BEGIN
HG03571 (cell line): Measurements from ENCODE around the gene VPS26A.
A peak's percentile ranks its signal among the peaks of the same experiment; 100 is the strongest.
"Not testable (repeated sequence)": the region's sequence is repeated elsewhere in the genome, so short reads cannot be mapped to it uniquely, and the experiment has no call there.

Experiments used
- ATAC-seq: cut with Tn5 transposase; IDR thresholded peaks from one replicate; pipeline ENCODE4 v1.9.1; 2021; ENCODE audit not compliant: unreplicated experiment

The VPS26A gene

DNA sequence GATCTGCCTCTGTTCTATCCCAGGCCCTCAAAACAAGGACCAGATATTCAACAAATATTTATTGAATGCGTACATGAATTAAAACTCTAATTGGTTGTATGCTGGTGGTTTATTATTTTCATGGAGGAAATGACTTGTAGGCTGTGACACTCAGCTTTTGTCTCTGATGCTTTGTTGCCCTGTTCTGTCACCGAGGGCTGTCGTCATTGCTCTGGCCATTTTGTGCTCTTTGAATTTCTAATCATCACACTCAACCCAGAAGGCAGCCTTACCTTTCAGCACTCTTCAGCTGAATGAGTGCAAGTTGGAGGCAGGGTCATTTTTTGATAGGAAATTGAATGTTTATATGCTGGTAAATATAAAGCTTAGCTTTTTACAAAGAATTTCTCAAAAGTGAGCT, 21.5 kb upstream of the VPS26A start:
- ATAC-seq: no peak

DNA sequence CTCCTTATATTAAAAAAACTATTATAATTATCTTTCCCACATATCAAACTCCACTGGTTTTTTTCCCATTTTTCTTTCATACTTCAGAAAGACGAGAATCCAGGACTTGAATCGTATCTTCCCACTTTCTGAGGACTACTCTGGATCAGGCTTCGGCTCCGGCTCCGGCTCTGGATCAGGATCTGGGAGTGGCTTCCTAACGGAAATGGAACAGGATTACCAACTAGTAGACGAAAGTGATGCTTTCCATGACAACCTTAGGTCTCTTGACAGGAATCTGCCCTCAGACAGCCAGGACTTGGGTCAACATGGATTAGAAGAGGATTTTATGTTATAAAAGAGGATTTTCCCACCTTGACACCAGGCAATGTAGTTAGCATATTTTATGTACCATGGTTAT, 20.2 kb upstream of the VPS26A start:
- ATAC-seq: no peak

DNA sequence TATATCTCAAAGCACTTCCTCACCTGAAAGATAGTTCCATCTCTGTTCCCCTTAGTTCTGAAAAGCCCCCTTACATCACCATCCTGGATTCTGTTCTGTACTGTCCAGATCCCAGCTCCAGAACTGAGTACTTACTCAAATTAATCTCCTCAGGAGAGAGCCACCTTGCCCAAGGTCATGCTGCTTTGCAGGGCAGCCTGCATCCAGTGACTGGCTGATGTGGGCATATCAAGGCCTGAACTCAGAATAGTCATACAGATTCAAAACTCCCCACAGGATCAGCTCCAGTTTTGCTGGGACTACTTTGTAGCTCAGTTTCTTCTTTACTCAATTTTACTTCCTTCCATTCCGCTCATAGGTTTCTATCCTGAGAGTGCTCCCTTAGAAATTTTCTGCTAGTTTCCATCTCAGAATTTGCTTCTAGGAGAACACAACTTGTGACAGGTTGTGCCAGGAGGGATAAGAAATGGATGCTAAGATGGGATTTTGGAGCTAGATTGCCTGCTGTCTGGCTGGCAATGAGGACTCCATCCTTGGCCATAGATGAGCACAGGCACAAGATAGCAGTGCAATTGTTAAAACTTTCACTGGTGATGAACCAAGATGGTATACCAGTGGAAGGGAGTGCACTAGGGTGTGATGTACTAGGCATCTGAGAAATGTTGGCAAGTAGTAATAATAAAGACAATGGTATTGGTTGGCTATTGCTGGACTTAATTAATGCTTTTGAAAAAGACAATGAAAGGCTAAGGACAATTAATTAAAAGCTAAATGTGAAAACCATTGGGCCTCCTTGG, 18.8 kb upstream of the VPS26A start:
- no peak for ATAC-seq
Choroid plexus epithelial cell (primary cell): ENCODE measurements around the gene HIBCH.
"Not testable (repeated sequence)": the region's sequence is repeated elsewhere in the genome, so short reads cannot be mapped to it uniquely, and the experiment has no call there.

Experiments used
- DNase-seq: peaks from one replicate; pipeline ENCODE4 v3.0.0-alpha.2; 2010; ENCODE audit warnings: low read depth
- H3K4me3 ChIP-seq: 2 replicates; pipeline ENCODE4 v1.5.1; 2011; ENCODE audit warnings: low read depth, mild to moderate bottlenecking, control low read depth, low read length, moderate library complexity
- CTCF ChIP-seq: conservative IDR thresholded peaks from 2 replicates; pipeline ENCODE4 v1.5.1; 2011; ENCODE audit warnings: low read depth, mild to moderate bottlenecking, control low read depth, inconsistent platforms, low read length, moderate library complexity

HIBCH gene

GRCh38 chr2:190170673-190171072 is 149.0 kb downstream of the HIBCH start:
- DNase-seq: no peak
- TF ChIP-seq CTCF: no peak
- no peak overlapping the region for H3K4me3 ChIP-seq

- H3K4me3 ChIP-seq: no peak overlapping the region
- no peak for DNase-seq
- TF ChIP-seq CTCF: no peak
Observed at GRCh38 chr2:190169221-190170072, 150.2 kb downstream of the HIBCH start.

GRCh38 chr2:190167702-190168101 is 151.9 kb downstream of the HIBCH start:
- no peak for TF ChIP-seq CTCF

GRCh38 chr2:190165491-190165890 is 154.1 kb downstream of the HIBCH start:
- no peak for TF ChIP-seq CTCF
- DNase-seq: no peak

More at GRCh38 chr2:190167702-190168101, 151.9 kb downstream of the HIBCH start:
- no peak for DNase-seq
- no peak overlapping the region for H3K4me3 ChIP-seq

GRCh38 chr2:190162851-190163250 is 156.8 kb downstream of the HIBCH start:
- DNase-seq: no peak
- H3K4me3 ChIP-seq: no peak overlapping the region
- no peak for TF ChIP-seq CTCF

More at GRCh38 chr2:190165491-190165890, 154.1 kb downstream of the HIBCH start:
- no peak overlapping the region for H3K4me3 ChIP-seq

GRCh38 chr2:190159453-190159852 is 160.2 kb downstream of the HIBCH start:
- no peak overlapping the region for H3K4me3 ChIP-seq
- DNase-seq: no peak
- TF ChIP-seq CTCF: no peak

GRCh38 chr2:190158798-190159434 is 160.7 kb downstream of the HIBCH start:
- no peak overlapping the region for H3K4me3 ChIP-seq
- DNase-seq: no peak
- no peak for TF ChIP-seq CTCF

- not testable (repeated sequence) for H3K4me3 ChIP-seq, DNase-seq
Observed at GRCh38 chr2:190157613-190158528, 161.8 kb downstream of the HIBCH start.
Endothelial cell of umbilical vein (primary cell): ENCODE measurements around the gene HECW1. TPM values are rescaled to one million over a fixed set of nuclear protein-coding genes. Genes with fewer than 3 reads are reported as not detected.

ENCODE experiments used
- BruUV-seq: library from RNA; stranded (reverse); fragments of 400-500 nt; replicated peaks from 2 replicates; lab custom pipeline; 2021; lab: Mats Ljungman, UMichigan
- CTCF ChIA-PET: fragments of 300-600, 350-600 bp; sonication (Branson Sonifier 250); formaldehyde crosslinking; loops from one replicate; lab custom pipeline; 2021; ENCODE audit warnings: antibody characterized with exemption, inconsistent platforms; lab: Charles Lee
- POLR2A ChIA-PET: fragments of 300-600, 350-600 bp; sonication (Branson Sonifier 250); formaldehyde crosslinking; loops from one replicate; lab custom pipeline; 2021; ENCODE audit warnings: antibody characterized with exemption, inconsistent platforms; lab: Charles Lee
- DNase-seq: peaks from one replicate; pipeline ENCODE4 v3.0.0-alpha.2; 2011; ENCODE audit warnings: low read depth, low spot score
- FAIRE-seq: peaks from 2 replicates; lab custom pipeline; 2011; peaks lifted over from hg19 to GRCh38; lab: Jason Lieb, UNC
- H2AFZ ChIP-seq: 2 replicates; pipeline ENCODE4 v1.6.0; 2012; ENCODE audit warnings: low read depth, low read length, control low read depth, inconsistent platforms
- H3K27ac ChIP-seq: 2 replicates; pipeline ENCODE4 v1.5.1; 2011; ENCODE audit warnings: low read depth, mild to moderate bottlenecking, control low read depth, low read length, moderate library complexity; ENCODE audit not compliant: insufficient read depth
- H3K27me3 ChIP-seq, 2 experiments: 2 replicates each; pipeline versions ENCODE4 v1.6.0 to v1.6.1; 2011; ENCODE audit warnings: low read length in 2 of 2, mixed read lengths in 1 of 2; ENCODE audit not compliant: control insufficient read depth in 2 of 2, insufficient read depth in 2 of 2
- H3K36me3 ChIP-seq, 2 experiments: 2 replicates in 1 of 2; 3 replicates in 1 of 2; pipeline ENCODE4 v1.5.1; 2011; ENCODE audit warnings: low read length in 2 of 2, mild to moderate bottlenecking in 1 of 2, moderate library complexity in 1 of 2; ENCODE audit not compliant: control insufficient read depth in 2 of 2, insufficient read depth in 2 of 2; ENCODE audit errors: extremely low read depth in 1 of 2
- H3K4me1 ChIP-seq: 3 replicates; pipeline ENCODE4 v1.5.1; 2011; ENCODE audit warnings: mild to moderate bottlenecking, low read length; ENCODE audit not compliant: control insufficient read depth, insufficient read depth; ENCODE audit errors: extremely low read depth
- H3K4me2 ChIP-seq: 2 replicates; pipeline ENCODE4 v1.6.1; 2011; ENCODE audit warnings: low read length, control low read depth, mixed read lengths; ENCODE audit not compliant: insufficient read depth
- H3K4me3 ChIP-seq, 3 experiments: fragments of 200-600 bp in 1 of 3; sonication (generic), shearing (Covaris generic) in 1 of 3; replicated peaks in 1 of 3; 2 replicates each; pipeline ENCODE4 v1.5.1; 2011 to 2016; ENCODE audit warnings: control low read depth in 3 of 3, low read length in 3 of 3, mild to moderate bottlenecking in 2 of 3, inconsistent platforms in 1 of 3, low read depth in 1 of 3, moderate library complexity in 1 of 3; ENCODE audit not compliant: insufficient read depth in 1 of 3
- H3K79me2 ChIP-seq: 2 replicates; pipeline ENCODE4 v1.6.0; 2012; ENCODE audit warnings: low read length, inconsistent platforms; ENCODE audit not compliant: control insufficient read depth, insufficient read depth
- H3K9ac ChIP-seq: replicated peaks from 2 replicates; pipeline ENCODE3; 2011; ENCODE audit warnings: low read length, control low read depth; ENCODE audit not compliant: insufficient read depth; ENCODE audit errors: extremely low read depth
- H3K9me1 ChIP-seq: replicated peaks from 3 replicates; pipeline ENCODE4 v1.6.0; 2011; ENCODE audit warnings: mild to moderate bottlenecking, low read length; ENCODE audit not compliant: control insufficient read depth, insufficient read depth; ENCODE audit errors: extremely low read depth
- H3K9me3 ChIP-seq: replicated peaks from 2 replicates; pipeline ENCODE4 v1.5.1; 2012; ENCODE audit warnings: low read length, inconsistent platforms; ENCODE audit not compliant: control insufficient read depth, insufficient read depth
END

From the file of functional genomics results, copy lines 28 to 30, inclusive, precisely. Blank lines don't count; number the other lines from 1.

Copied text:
GRCh38 chr2:190167702-190168101 is 151.9 kb downstream of the HIBCH start:
- no peak for TF ChIP-seq CTCF

GRCh38 chr2:190165491-190165890 is 154.1 kb downstream of the HIBCH start: